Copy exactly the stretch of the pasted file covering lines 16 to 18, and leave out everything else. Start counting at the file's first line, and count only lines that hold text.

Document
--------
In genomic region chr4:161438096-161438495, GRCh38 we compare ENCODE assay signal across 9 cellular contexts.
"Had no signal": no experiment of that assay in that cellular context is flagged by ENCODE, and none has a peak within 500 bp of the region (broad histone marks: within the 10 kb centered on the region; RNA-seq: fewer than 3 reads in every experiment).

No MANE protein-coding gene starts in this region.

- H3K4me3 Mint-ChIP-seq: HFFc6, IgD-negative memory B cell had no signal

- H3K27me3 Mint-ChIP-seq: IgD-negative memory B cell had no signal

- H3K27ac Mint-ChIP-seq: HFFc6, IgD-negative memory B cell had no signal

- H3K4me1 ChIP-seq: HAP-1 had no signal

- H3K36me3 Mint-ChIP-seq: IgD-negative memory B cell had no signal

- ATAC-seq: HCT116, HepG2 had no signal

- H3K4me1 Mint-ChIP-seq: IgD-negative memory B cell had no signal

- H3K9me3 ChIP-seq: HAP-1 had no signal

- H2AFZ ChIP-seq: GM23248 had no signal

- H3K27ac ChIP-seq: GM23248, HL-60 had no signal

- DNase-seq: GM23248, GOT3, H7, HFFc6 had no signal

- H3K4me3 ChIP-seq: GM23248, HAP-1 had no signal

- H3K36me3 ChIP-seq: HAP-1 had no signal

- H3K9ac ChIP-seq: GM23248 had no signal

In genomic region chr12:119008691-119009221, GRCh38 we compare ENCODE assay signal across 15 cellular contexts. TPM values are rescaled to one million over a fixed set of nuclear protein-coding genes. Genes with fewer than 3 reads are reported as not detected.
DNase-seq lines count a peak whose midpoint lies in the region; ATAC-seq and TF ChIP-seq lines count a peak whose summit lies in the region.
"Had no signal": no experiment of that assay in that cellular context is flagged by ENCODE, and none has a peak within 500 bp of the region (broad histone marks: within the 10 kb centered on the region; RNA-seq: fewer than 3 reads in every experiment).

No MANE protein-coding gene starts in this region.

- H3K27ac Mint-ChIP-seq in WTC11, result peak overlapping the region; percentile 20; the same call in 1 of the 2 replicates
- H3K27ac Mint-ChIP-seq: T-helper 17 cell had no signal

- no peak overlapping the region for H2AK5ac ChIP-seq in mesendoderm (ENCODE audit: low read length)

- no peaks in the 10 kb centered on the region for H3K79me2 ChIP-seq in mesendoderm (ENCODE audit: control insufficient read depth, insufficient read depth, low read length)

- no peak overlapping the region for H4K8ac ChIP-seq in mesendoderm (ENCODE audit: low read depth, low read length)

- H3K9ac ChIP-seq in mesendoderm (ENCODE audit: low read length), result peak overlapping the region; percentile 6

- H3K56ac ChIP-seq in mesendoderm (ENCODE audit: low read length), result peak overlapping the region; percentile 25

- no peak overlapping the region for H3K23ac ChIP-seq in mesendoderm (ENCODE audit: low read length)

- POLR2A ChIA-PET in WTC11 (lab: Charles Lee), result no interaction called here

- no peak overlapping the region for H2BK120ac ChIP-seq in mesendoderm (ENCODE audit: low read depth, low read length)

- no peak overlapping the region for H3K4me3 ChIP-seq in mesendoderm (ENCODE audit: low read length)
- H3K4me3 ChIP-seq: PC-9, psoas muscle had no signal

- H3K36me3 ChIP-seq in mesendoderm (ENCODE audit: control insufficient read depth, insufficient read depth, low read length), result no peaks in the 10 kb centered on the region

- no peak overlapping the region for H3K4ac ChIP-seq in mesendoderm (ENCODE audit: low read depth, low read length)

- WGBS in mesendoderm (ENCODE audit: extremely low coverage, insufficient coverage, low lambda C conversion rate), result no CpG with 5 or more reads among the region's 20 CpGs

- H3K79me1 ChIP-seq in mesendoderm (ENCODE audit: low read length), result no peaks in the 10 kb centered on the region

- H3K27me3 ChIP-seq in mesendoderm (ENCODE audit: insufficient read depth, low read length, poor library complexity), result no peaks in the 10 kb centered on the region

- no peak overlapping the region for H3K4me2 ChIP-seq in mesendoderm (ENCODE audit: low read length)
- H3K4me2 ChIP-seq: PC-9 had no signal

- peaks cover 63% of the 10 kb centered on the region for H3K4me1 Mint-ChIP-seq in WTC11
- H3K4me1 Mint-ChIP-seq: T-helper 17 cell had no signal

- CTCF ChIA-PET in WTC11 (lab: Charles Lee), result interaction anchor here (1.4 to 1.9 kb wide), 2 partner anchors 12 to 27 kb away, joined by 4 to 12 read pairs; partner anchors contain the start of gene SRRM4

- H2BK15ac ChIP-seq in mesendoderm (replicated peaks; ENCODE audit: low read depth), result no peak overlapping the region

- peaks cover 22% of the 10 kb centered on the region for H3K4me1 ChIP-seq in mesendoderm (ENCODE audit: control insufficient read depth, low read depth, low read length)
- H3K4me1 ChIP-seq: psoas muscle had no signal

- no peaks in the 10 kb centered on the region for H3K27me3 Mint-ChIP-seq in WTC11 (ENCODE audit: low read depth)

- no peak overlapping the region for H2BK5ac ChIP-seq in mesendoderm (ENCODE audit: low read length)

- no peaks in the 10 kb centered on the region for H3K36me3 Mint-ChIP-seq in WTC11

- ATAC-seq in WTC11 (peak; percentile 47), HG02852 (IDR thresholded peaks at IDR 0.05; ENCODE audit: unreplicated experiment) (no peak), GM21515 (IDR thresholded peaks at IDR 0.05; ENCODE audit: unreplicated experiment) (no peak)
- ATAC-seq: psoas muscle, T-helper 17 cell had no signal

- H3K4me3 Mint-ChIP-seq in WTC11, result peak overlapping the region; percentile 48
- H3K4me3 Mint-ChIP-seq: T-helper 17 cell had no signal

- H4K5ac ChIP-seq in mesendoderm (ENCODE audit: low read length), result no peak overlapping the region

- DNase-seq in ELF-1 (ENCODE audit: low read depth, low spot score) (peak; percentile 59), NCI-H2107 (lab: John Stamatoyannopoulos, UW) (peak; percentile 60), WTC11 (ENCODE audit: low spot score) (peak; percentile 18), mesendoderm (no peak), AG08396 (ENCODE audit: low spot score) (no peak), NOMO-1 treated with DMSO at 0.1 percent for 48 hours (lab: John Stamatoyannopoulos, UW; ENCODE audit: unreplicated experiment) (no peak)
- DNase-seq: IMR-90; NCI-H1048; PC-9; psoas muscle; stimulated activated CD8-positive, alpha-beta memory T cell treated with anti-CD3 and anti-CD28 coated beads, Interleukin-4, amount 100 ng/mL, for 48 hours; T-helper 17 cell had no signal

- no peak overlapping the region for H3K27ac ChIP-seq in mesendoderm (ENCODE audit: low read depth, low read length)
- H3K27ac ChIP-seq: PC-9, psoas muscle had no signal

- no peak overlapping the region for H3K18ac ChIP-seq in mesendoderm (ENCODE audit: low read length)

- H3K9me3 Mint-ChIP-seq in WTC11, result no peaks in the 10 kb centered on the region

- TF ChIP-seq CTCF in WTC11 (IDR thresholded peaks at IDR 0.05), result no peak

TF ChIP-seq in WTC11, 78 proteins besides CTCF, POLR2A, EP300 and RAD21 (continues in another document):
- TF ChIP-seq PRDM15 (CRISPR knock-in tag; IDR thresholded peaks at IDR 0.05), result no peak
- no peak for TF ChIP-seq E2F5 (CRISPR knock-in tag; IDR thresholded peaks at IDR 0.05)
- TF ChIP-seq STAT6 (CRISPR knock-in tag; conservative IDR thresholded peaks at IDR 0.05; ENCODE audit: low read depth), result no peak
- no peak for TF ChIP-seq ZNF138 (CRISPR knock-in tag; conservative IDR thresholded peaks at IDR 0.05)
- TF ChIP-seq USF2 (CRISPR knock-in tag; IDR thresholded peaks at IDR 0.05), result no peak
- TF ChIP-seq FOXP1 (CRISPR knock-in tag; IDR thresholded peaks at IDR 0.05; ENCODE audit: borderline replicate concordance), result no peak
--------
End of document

- H3K36me3 ChIP-seq: HAP-1 had no signal

- H3K9ac ChIP-seq: GM23248 had no signal

In genomic region chr12:119008691-119009221, GRCh38 we compare ENCODE assay signal across 15 cellular contexts. TPM values are rescaled to one million over a fixed set of nuclear protein-coding genes. Genes with fewer than 3 reads are reported as not detected.